25 Years Later, Some Justice for Marcos Victims
“The Filipinos who began this case were pioneers in establishing principles of civil responsibility for massive violations of the laws of humanity,”
- Diane F. Orentlicher, an expert on international law who is deputy for war crimes issues at the U.S. State Department
The last time Nilo Olegario heard his son’s voice was in a telephone call 25 years ago, shortly before the former strongman Ferdinand Marcos fled the Philippines in the face of a “people power” uprising.
“Dad, we’ve got to hide, because they are arresting us,” Mr. Olegario said Monday, quoting his son, a member of the opposition to Mr. Marcos. “I just told him, ‘Be careful, take care of yourself.”’ But like many others during Mr. Marcos’s 20 years in power, he said, his son “just disappeared.”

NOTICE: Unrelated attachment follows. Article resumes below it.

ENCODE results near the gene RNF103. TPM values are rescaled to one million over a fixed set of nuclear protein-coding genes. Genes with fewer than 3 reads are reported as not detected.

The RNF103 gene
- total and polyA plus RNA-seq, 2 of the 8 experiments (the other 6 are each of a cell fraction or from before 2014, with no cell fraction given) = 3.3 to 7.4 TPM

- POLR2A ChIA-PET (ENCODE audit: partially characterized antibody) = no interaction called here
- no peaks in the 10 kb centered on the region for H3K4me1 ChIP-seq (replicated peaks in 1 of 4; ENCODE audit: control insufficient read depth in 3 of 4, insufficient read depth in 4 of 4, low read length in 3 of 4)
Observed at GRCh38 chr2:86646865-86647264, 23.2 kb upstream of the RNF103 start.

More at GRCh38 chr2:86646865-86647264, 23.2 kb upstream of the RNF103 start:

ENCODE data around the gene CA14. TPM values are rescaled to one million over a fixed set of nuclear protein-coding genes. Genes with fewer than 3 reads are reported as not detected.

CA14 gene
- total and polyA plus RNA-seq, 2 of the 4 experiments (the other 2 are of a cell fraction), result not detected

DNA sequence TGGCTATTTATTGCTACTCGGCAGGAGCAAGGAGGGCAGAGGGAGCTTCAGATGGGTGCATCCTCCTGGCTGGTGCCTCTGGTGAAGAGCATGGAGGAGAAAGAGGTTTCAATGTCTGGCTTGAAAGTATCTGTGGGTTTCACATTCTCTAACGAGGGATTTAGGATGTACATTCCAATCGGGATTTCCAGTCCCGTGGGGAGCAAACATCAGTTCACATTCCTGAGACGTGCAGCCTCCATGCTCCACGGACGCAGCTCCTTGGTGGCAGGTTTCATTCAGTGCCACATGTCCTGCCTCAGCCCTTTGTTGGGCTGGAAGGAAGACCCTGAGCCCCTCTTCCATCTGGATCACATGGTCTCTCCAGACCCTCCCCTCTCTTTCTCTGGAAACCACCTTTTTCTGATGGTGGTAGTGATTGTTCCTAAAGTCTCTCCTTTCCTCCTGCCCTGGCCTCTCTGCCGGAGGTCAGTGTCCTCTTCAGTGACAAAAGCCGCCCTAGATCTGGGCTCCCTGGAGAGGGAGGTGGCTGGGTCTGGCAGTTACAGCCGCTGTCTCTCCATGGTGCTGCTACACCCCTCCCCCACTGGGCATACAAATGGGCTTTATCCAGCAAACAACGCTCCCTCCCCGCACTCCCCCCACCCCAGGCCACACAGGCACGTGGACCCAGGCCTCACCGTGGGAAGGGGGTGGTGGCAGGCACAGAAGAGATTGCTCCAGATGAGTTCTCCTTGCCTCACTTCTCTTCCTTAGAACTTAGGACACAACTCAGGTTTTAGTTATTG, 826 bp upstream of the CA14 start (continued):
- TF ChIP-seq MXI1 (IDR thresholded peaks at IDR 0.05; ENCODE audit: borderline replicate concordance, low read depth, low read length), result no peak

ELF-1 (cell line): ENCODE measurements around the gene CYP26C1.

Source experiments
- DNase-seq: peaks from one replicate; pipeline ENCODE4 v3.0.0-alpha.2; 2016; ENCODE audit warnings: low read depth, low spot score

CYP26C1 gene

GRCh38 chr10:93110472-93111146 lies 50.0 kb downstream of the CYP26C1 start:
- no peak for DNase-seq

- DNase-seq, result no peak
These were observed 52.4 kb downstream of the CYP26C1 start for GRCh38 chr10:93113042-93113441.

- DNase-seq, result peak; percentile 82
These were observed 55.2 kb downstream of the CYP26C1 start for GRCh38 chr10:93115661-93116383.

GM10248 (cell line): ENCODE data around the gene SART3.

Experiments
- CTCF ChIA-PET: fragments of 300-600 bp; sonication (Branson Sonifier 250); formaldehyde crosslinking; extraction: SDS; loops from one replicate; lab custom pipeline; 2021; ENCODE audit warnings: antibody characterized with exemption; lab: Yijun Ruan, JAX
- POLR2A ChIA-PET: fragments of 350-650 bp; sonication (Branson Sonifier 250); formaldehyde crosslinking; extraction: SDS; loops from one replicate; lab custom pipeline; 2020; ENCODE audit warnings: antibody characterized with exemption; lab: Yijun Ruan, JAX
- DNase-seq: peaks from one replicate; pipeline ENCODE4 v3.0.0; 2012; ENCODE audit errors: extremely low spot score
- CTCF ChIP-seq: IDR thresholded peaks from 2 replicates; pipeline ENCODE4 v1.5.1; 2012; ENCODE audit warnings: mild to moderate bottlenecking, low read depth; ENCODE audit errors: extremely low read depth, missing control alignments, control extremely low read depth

On Monday, Mr. Olegario was among the first 12 victims and family members to receive compensation checks in what legal experts said was a pioneering class-action suit against the family of Mr. Marcos, who died in 1989.
Although the checks are small and although the restitution comes without apology or acknowledgment from the Marcos family, victims and legal experts said the restitution was significant because of the message it sent to the Philippines and to other nations in which abusive leaders have been forced from office.